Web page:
Texas, United States
Miles of length
One of America’s most innovative and complex road building projects, the North Tarrant Express was built by Ferrovial Agroman and is managed by Cintra.
In 2009, Cintra was chosen to lead a partnership that created the North Tarrant Express, a project that is improving mobility, relieving congestion and preparing for future growth along a corridor of highly traveled highways in North Texas.
North Tarrant Express: Inauguration | Ribbon cutting
The NTE is a 13.25 miles highway located in the Dallas-Fort Worth area in north Texas. It is dedicated to improving mobility along a series of highways vital to the region, including IH-820 and SH 121/183.
The North Tarrant Express corridor has been one of the most congested in the United States. Drivers have been choosing the new managed lanes since the facility opened in 2014 because it offers faster, safer and more reliable travel.
Managed Lanes: A New Mobility Concept
The NTE is unique in its category: a road with dynamic tolls built inside a congested urban highway that has been upgraded and is being operated and maintained at no charge to users and taxpayers throughout the concession period. The addition of the managed lanes (called “TEXpress lanes” in Texas) doubles the road’s carrying capacity. Drivers can choose between the free lanes and the new managed lanes, which carry a toll that fluctuates during the day depending on traffic conditions in the corridor.
The project has been honored with two national awards from the American Road & Transportation Builders Association for their efforts in caring for the environment and relations with the community during the project implementation highlighting the Comprehensive Environmental Protection Program. The prestigious Infrastructure Journal also recognized NTE as the “2009 Global Transport Deal of the Year”.
A Public-Private Partnership with the State of Texas
The NTE project created about 2,000 jobs in North Texas, contributing to the job creation and economic development recovery in the United States. Additionally, a significant number of the region’s small businesses, contractors, suppliers and vendors were involved in this critical project.
Fauna Protection and Relocation
In North Tarrant Extension Segment 3A prior to begin with the drill shaft in Trinity River Bridge, was necessary assess the current status of freshwater native mussel population in order to contribute their conservation and persistence. The mussel have to be removed and relocate upstream by specialist in relocation of this macro invertebrates. While the construction was in progress, the water condition was controlled by NTE Environmental Department.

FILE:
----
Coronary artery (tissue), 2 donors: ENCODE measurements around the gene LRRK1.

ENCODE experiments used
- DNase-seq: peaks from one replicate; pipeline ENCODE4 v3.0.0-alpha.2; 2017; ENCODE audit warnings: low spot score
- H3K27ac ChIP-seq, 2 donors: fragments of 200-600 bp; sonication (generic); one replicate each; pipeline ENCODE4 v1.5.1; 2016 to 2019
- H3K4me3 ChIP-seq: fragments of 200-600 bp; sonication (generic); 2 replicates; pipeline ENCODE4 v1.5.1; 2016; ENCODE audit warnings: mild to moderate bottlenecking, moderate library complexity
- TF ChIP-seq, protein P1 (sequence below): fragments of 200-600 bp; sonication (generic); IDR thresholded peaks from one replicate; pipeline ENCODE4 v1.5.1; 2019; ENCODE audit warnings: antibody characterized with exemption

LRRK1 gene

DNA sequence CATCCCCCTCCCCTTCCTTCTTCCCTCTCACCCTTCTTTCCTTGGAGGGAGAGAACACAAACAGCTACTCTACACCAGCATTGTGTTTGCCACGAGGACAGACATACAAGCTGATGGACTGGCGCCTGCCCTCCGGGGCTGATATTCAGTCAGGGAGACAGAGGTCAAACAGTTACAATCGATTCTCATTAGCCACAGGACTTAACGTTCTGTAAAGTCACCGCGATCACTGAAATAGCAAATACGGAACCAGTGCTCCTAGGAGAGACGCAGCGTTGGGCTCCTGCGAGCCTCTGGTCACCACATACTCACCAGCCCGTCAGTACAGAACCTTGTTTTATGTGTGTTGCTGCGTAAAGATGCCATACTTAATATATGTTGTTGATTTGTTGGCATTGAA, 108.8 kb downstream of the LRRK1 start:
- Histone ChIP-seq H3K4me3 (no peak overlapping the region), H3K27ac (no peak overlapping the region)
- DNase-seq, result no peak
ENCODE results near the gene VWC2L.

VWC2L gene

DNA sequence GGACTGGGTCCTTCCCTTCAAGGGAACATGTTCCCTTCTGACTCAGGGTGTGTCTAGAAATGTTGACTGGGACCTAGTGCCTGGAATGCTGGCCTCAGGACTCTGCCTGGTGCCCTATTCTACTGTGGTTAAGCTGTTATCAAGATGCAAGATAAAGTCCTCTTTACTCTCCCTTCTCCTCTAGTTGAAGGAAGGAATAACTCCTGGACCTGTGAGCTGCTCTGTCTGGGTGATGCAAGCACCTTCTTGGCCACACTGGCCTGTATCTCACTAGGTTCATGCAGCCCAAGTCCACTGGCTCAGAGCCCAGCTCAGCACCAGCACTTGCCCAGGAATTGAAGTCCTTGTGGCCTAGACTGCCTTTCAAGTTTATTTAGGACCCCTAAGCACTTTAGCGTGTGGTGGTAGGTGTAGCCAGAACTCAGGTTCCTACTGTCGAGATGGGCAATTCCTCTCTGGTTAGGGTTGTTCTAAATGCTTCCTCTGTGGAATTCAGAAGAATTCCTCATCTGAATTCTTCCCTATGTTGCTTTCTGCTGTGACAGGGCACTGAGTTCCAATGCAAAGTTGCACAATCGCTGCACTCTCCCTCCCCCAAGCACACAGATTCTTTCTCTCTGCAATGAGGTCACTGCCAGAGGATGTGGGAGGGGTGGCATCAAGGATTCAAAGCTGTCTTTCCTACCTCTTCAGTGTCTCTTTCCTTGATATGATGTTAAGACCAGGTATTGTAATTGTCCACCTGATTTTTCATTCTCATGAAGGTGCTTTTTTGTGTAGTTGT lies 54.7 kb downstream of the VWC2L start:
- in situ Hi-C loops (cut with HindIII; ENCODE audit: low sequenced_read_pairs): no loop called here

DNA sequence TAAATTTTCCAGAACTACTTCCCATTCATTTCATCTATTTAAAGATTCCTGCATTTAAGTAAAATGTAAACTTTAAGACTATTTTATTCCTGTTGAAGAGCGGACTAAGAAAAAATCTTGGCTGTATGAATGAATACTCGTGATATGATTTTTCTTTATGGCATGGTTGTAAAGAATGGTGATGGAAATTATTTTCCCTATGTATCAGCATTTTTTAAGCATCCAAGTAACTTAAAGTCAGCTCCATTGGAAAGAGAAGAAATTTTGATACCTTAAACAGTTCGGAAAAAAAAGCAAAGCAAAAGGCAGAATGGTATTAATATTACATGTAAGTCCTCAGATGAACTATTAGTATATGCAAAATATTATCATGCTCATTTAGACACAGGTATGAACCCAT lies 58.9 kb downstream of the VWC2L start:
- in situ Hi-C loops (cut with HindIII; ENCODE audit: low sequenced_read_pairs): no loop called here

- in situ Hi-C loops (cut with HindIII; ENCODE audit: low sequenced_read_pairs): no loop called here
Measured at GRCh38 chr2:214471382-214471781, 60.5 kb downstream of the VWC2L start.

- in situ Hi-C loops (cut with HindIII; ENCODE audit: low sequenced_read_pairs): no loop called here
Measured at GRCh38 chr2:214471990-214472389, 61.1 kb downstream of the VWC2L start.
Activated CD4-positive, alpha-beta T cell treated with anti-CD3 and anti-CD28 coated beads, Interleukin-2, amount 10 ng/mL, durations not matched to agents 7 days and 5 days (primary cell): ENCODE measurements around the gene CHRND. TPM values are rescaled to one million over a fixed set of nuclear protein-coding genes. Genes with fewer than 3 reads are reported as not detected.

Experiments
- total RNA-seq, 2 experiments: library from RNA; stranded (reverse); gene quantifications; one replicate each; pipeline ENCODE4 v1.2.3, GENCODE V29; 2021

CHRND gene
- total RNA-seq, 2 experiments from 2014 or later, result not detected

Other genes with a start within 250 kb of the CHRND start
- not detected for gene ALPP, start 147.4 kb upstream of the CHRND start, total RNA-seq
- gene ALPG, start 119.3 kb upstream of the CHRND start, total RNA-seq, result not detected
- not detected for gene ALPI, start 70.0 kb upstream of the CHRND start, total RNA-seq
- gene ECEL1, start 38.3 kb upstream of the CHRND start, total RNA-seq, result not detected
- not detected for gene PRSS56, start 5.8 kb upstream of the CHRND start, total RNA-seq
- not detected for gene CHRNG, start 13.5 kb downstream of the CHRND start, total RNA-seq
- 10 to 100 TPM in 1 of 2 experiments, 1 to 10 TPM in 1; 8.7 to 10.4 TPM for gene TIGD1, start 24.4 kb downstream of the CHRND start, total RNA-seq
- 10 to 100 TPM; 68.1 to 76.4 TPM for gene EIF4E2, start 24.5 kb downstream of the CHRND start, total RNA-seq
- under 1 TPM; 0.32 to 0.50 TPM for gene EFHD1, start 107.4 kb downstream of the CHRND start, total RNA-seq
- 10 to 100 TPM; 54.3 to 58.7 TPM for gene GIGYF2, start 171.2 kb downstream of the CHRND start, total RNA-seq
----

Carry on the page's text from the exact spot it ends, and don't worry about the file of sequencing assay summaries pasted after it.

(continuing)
Mitigation measures consisted of the removal of the live specimens and relocation out of the construction zone to prevent accidental burying of specimens and potential death caused by sediment entering the waterway as a result of the construction activities.
Scientists identified and relocated 33 native freshwater mussels and identified an additional 66 shell-only specimens; the four species of freshwater mussels recovered during survey activities are:
- Fragile papershell (Leptodea fragilis)
- Giant floater (Pyganodon grandis)
- Southern mapleleaf (Quadrula apiculata)
- Yellow sandshell (Lampsilis teres) [shell-only]
No state-listed freshwater mussels or Species of Greatest Conservation Need were identified during the freshwater mussel survey of the West Fork of the Trinity River and an unnamed tributary of the West Fork of the Trinity River.
In addition to avoidance and minimization, mitigation for temporary project impacts that might occur to mollusk habitat consisted of implementing water quality measures.
Prior to sediment disturbance in the river by bridge construction background concentration levels of Polychlorinated Biphenyl, Total Organic Carbon and Total Suspended Solids were established to provide data needed to deal with sediments that could affect the water quality, native freshwater mussels habitat and Total Maximum Daily Load concentrations in the river if disturbed.
While the construction was in progress, erosion and sedimentation control devices were installed along the river bank to control run-off, turbidity curtains deployed in the river, and real-time surface water turbidity measurements were taken to continually monitor the water conditions.
During construction, eight active red-winged blackbird nests were discovered in conflict with construction. All eight nests were protected and monitored, and project schedule was adjusted, until nesting was completed.
Bluebonnet Contractors, LLC; NTEMP; and the North Tarrant Express Project were chosen by an independent panel of environmental specialists as a recipient of the ARTBA 2014 Globe Award for environmental excellence. The Globe Awards are an annual competition to honor and draw attention to private-sector firms and public-sector transportation agencies that do an outstanding job in protecting and/or enhancing the natural environment in the planning, design and construction of U.S. transportation infrastructure projects.Fauna protection and relocation (PDF 615 KB) More information about carbon footprint (PDF 416 KB) More information about fauna protection and relocation (PDF 496 KB)
The Construction Stage
The construction consists of:
- 84 bridges of 3.8 million square feet of deck area
- 7.7 million cubic yards of earthwork
- 290,000 linear feet of pipes/culverts
- 2.7 million square feet in 157 retaining walls
- 800,000 tons of paving
- 214,000 linear feet of drilled caisson shafts
- 458,000 linear feet of prestressed concrete beams
- 32 million pounds of rebar tied.
Ferrovial Agroman was awarded the TxDOT Office of Civil Rights’ Small Business Advocacy Award in 2013 for outstanding DBE service on the project.